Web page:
Graham Reid | | 24 min read
Last week, late-night US television host Jay Leno quipped about a matter diverting American attention - the long-awaited US$8 million ($13.85 million) memoirs of Hillary Rodham Clinton.
"Hillary Clinton's book hits the stores this Monday," he said. "Oh boy, it took her a long time to write it. But in her defence, every time she tried to use the desk, Bill was always using it for a date."
Inevitably when the 550-page tome thumps on the table, you turn to the index for "Lewinsky, Monica". And there she is, referenced on about a dozen pages. More than Yasser Arafat, the combined Koreas or the Oklahoma City bombing. About the same as Bosnia actually.
But beyond the Monica affair which almost rendered the Clinton presidency impotent, a more interesting story is played out in the engaging, if often superficial, Living History.
Hillary Clinton is a remarkable - and remarkably durable - figure in American politics. She was often the only woman in the room and was clearly the smartest there, even if it was only her and Bill. She has the survival instincts of a mongoose and, while she doubtless had research assistance, Living History is a clever book which weaves the personal and political in a readable account of recent history. She never strays far from the common touch and an endearing anecdote.
She writes a lot about her changing hairstyles and likens her high school years in the early 60s to Happy Days and Grease, admitting she was president of the local fan club for Fabian, and Paul McCartney was her favourite Beatle.
"Years later when I met icons from my youth, like Paul McCartney, George Harrison and Mick Jagger, I didn't know whether to shake hands or jump up and down squealing."
Frankly you can't imagine that from the determined, poised lawyer of subsequent pages. But it conveys a winning innocence.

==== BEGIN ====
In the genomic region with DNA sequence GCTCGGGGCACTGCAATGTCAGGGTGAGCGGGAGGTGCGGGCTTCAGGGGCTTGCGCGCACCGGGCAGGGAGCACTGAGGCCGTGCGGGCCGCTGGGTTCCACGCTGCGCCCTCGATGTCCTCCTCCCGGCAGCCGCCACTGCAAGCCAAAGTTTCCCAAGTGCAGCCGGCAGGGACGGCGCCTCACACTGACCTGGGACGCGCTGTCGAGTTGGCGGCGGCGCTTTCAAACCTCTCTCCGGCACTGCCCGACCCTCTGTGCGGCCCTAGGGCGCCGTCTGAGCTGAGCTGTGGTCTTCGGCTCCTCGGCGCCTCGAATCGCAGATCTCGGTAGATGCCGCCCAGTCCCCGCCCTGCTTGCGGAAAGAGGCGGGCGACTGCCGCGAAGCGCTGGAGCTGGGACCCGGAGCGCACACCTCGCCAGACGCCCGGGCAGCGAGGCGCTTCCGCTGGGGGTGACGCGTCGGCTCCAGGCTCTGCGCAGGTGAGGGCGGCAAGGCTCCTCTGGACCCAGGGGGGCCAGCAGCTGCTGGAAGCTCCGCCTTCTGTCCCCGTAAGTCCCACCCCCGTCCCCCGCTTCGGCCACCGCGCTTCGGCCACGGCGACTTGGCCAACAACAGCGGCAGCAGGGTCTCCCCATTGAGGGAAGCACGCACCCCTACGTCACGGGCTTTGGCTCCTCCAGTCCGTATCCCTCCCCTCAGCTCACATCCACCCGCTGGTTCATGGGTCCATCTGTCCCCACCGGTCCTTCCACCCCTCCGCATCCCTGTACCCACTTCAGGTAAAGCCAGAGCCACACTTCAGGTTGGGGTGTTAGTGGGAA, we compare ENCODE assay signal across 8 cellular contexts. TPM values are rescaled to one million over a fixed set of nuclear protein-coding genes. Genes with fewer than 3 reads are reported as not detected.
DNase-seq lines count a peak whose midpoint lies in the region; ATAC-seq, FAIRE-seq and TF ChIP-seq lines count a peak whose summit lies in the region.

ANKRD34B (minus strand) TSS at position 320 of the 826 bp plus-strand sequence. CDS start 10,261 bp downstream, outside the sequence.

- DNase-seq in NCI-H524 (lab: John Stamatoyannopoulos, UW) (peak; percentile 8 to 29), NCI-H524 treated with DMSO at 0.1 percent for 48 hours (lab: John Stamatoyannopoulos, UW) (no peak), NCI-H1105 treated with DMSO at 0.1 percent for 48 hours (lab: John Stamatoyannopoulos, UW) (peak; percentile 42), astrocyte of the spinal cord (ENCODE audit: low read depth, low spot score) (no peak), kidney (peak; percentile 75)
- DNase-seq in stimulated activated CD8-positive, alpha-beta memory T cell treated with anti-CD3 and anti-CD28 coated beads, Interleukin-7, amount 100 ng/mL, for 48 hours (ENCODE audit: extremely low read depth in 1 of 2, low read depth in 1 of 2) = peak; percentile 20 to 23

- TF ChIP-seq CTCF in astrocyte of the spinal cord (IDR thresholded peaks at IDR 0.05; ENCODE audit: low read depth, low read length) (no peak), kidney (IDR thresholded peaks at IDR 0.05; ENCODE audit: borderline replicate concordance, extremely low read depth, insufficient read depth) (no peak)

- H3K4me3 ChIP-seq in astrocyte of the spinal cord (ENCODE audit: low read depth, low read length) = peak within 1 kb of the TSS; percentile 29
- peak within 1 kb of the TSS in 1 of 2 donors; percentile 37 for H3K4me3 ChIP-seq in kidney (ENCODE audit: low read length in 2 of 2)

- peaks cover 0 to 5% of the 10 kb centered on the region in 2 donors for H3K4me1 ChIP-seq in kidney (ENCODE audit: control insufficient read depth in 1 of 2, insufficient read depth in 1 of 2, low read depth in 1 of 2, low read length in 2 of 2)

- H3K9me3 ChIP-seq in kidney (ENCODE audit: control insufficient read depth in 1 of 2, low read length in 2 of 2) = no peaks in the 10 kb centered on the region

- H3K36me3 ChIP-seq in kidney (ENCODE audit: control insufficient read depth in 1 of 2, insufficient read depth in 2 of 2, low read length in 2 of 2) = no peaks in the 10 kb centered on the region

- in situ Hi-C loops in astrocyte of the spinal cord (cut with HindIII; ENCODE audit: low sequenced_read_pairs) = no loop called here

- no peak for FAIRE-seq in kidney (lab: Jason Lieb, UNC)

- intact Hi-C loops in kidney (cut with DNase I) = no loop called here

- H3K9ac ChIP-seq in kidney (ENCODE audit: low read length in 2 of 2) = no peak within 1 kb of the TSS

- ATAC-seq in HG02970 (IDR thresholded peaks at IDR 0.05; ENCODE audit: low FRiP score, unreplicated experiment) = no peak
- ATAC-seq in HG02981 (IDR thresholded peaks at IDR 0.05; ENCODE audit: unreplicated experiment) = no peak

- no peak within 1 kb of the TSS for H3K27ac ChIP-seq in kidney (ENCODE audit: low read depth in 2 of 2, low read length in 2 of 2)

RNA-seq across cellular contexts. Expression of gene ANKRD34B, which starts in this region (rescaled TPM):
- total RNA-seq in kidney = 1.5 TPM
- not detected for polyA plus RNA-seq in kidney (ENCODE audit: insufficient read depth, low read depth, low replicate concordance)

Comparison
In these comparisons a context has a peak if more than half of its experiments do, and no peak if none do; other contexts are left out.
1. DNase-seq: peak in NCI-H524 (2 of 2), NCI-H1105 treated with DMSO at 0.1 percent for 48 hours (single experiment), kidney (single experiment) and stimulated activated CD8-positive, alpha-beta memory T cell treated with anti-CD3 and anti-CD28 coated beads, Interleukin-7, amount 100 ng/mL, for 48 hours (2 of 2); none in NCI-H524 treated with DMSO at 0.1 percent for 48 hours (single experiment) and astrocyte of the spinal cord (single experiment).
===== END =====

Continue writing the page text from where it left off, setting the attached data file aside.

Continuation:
However, in the subtly self-serving introduction you detect the whiff of a powerful subtext. She emphasises her extensive international travel - 78 nations - and later reinforces how America must listen to the world with a saying she learned from the Masai in Kenya: "What you don't learn from your mother, you learn from the world."
These sentiments, admirable and true, must be read in the context of an ambitious senator now under a neo-conservative President who was woefully ill-informed about the world when he took office and until recently had barely set foot outside the continental US.
Senator Clinton kneecaps herself - unless she is being ironic, which seems unlikely - when she speaks of her early years after World War II when "the United States had saved the world from fascism", a reductive assessment of history more typical of Bush.
Yet she writes in an informal and informative manner. Her prose is lean and lively, if gooey romantic in places, and typically gets to the point quickly.
Inside a flattering, gold-embossed cover with a photograph which recalls Mario Testino's elegant black and white portraits of Princess Diana, she tells of her origins in the conservative middle-class Mid-West and the journey to the White House with her liberal Democrat husband. She identifies herself with her highly politicised generation of women who had been steeled in the fires of 60s activism.
"Classmates of mine," she writes, "have said that Wellesley was a girls' school when we started and a women's college when we left. That sentiment probably said as much about us as it did the college."
Or more clumsily, she positions herself as an emblem of her age: "While Bill and I talked about social change, I embodied it." Ouch.
So when she embarks on a litany of iconic moments in the US social landscape, she manages to place her emotions in the foreground.
On Vietnam: "Even though as a woman I knew I couldn't be drafted, I spent countless hours wrestling with my own contradictory feelings."
On the murder of Martin Luther King: "[It] filled me with grief and rage. Riots broke out in some cities. The next day I joined the massive march of protest and mourning at Post Office Square in Boston. I returned to the campus wearing a black armband and agonising about the kind of future America faced."
On the killing of Robert Kennedy: "[It] deepened my despair about events in America."
On protests at the Democratic Convention in Chicago: "I knew that despite my disillusion with politics, it was the only route in a democracy for peaceful and lasting change. I did not imagine then I would ever run for office, but I knew I wanted to participate as a citizen and activist."
For the cynic, such recollections reinforce the obvious intent to convey that Hillary cares, and cares very deeply, about her country. There is, however, little reason to doubt it as she was politically active in high school where she unsuccessfully ran for president against the boys (there's a moral here, of course).